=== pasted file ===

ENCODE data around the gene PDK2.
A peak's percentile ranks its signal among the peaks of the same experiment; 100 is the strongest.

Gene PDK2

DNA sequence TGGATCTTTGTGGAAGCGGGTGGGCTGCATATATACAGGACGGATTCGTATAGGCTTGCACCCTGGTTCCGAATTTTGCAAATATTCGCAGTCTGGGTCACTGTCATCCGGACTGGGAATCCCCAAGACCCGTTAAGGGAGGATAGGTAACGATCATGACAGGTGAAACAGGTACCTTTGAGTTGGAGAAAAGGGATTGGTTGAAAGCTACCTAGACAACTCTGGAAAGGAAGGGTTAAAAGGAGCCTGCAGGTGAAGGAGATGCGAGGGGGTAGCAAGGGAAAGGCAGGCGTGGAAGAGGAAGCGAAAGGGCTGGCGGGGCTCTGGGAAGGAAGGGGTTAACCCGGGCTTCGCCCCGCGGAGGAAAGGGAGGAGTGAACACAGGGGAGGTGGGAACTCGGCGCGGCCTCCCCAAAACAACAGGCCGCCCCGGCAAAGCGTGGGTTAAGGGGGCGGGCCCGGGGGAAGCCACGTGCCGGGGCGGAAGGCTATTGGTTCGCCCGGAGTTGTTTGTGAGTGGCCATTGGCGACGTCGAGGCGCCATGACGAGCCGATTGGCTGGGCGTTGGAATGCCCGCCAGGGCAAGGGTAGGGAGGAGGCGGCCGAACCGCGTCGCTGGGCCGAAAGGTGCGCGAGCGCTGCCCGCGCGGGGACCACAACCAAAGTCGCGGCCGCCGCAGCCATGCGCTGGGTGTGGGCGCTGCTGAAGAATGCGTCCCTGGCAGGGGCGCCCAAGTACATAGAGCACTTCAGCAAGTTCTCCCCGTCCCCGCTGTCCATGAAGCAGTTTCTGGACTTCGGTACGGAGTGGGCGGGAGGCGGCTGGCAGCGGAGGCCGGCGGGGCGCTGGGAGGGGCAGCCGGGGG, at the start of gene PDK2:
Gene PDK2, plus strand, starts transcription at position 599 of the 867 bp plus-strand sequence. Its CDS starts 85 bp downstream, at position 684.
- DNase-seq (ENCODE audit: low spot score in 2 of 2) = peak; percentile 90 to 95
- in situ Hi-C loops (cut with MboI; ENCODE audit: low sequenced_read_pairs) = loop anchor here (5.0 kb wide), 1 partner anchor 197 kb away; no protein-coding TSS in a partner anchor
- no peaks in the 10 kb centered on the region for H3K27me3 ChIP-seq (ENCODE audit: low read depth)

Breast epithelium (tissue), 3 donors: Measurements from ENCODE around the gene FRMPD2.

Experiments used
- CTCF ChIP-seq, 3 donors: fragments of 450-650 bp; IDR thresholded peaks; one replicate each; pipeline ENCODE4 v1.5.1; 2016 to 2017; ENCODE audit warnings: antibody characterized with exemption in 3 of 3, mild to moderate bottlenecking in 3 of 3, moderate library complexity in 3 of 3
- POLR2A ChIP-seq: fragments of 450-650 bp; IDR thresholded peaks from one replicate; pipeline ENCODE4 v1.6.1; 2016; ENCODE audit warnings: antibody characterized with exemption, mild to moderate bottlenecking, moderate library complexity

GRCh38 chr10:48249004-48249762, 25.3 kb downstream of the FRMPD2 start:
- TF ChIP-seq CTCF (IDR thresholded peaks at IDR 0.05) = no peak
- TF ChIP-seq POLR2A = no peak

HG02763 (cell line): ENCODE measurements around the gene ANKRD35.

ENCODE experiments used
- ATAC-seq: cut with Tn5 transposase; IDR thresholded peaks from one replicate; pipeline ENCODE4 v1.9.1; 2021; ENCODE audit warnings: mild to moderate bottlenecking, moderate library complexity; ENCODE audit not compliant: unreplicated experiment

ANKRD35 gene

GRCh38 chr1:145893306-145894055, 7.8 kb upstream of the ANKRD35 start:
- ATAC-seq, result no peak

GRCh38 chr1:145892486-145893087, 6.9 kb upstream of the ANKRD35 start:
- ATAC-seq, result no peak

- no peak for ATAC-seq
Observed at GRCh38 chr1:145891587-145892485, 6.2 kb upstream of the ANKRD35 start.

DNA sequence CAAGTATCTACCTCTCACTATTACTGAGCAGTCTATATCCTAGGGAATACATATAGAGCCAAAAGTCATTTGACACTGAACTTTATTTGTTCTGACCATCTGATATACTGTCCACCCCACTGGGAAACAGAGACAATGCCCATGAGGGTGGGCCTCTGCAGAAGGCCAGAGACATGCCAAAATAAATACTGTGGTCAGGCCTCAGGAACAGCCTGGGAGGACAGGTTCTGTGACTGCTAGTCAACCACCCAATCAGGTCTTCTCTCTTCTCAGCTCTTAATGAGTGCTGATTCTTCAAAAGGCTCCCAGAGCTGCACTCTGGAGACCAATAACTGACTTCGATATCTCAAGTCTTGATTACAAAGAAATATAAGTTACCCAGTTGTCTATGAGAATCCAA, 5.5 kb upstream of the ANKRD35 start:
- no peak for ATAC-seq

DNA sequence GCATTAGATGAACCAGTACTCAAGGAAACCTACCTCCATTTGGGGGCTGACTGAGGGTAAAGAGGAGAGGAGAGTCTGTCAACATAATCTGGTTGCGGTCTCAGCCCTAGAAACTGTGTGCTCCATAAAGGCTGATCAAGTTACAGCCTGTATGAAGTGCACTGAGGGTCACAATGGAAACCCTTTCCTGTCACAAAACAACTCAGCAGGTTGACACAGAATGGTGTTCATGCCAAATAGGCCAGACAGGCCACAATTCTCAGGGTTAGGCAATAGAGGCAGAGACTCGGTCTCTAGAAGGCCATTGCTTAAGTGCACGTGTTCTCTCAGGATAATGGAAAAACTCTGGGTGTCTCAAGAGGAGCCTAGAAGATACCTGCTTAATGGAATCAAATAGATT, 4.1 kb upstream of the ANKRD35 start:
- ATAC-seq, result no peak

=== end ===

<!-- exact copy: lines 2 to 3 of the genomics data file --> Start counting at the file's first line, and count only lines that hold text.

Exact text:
A peak's percentile ranks its signal among the peaks of the same experiment; 100 is the strongest.

Gene PDK2